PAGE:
Our users are following this trend. The number of different genres our users have sampled has almost tripled compared to last year, and so has the range of countries our music sampled. Western African, Middle-Eastern and western European music has seen the largest growth this year.

While this is making the job for traditional clearance experts a lot harder - it is just as easy when you find the samples here on Tracklib.

Trends in Sampling

Trends move faster in music than almost any other industry. Some trends stick around or evolve and some disappear before you even realized what they were. Here are a few trends around samples this year.

Trend #1: Spreading the gospel

Kanye West’s 'Jesus Is King' is this year’s prime example of gospel in hip-hop music. It marks an exodus of producers towards gospel samples: here on Tracklib, it’s even the most requested music by our users and we’ve heard several producers predict that we’ll see many big songs with gospel samples next year.

A few months ago, Chance The Rapper's 'The Big Day' (another big release with clear gospel influences) got beaten to the #1 spot on the Billboard 200 by the debut of ‘Christian rapper' NF. Religious music seems to be a winning concept right now, both in terms of content and samples.

  • Fun Fact:
    When Chance The Rapper finally released his mixtape 'Acid Rap' on streaming services, the popular song ’Juice’ didn't make it due to sample clearance issues. On brand, Chance managed to turn a bad situation around by replacing ’Juice’ with a 30-second soundbite of him explaining the situation and urging his fans to still stream the track since all revenue would go to charity.

Trend #2: Horns are hot

Sampling horns is nothing new in hip-hop (think Tom Scott on Pete Rock & CL Smooth’s 'They Reminisce Over You (T.R.O.Y.)' or Menahan Street Band on Jay-Z's 'Roc Boys (And The Winner Is)...”)'. But it was certainly a trend on the rise this year compared to the last few years. Charting hits this year by the likes of J. Cole, Young Thug, Tyler the Creator, EARTHGANG, Denzel Curry, Trippie Redd & Lizzo all showed their love for the brass section for added power or melody.

Trend #3: The ongoing rise of lo-fi

A new wave of producers has been conquering the internet for the last few years. Heavily inspired by greats like J Dilla and Japanese ‘godfather of beats’ Nujabes, they generally create dusty, loop-driven, sample-heavy "chill lo-fi beats". Playlists, live streams, and even vinyl records within this subgenre now reach millions of daily listeners. This year, key player Chillhop Music’s 'lofi hip hop beats - music to study/relax to' Spotify playlist even broke the 1 million followers mark and we see no signs of it slowing down. It's a definite favorite for us here at the office as well!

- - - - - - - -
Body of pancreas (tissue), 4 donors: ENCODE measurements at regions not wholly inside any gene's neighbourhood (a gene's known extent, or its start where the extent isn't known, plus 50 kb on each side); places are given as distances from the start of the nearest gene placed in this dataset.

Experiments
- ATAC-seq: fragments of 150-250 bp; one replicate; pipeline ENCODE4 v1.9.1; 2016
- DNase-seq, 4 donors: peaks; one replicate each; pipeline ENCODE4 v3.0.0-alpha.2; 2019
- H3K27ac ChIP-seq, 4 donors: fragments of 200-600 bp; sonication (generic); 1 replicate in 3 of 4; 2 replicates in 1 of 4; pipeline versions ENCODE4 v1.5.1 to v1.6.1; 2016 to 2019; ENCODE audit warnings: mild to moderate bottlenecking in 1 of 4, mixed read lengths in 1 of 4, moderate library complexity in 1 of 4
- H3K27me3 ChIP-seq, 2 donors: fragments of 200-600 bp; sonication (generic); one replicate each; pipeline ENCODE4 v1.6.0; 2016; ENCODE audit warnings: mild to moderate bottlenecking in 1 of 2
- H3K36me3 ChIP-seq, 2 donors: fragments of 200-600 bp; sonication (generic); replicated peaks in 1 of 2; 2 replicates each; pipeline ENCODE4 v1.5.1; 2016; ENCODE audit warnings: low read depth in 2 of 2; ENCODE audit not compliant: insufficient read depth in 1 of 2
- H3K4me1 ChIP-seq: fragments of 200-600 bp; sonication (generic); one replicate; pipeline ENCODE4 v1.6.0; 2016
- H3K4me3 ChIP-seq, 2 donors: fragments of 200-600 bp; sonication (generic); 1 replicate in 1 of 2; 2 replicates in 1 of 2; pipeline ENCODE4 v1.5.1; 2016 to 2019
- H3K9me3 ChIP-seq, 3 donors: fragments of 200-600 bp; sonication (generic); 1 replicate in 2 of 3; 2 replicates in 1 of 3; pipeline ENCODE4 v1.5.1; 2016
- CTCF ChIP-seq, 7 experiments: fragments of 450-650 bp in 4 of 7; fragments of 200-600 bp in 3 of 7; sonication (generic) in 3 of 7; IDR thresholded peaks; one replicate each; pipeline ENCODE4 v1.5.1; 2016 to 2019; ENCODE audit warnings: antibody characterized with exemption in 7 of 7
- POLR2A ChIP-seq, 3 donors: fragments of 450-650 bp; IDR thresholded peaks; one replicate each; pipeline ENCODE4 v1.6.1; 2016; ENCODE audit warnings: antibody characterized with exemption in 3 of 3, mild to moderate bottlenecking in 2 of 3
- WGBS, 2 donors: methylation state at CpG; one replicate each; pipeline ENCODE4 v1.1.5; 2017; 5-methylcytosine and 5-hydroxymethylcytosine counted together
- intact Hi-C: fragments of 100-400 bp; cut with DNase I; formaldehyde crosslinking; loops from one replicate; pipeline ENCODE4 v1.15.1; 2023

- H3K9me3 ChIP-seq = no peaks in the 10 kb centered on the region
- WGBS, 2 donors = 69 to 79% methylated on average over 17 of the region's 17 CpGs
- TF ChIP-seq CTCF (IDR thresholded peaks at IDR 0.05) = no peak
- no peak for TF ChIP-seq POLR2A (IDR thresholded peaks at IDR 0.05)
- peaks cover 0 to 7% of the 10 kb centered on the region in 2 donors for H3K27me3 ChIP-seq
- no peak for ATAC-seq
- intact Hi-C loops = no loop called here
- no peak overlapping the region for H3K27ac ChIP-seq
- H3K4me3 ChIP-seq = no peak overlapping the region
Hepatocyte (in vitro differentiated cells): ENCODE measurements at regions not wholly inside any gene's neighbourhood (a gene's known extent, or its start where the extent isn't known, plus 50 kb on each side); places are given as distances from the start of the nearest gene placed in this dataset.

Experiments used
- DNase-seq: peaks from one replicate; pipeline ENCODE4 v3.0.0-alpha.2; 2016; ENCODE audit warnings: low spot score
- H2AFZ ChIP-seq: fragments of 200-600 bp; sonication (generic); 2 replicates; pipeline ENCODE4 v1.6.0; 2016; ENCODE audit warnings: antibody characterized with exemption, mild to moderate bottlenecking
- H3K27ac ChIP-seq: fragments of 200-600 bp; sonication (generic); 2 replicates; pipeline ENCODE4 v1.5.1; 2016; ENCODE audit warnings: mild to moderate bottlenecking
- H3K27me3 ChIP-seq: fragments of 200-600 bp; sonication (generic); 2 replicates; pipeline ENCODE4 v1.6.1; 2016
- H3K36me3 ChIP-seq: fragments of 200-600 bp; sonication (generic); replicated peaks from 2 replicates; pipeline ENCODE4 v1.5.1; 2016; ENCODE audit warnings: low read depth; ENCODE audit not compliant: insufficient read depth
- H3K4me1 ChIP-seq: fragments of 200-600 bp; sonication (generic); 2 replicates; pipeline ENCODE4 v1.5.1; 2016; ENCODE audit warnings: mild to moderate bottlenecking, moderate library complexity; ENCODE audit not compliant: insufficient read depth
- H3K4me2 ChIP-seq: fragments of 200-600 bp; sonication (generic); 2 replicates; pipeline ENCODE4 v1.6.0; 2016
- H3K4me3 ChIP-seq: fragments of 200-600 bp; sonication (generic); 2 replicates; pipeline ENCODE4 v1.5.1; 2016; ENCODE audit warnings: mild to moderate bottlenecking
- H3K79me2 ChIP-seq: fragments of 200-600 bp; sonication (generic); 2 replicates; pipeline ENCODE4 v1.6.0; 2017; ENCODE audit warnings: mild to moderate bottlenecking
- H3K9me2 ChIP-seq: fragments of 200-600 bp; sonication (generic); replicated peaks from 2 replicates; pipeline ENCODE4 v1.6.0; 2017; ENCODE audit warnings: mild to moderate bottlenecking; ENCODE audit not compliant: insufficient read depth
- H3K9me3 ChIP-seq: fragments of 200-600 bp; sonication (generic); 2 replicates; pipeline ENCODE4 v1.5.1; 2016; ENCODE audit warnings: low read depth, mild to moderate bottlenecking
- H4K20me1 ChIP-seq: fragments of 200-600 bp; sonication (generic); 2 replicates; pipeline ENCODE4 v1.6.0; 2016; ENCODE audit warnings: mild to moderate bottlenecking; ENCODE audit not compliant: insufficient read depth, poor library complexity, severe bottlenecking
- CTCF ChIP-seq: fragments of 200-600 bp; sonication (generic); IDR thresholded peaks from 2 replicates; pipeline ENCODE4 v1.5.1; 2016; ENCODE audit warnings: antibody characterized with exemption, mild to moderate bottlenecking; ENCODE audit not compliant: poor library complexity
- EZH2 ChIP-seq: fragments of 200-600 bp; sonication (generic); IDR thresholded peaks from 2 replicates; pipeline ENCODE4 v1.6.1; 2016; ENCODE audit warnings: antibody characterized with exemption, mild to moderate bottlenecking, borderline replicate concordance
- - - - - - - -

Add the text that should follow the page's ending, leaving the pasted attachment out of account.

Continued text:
In the News

Samples and sample clearance is often a hot topic in the press. From decade old legal battles to a very ambitious Mixtape project, here are some big news stories around samples this year.

Logic's "Fuck sample clearance"

On the verge of the release of his 2019 album, 'Confessions of a Dangerous Mind', rapper Logic hopped on Twitter to share his frustrations about sample clearances. The last straw for him was an interpolation of A Tribe Called Quest’s 'Can I Kick It?', for which he had to give up 100% of the publishing to the estate of Lou Reed, the original maker of the infamous bassline (from 'Walk On The Wild Side') on the 90s ATCQ classic. "Finding out Tribe owns zero publishing and I have to give up 100 percent of my publishing to Lou Reed and not Quest, is insanity," he wrote in a Twitter rant which led to thousands of comments and debate.

Kraftwerk wins after two decades

A nearly 20-year long court battle over a 2-second sample got resolved this year. Good news for original creators (Kraftwerk, in this case), worrisome for sample-based producers. The European Court of Justice decided that a 2-second loop of Kraftwerk’s 'Metall Auf Metall' was indeed unrightfully used in 1997 track 'Nur Mir' by German rapper and singer Sabrina Setlur. Her producers claimed it was fitting with “freedom of arts” rules, which allows samples that are “in a modified form unrecognizable to the ear.” But this court ruling made the vague grey area of sampling legislation a darker shade of grey for producers… 

  • Fun Fact:
    Tyler The Creator’s song ’Puppet’ had an unusual clearance issue with its sample of ’Today’ by 70s rock band Czar. Mick Ware (once composer of the band and now a furniture restorer) who took the call from Sony, believed the request to be a scam. It was first after his grandchildren had convinced him Tyler was a real artist that he finally gladly accepted.

The new bragging: Tory Lanez loses money with Chixtape 5

In November Tory Lanez released the fifth installment of the 'Chixtape' series, sampling only 2000s R&B hits. According to his manager, it took Tory ten months to create his 'Chixtape 5' album—and equally as long for his team to clear all the samples. Hold tight: they needed to go through a total of 19 lawyers and 29 songwriters (excluding the sample writers) to clear over 40 samples which, according to Tory Lanez, resulted in them losing money with this release.Tory Lanez didn’t mention an exact number spent on clearances, but 'Chixtape 5' debuted at #2 on the US Billboard Album charts with 83.000 album-equivalent units. So do the math of still losing money with such a successful release...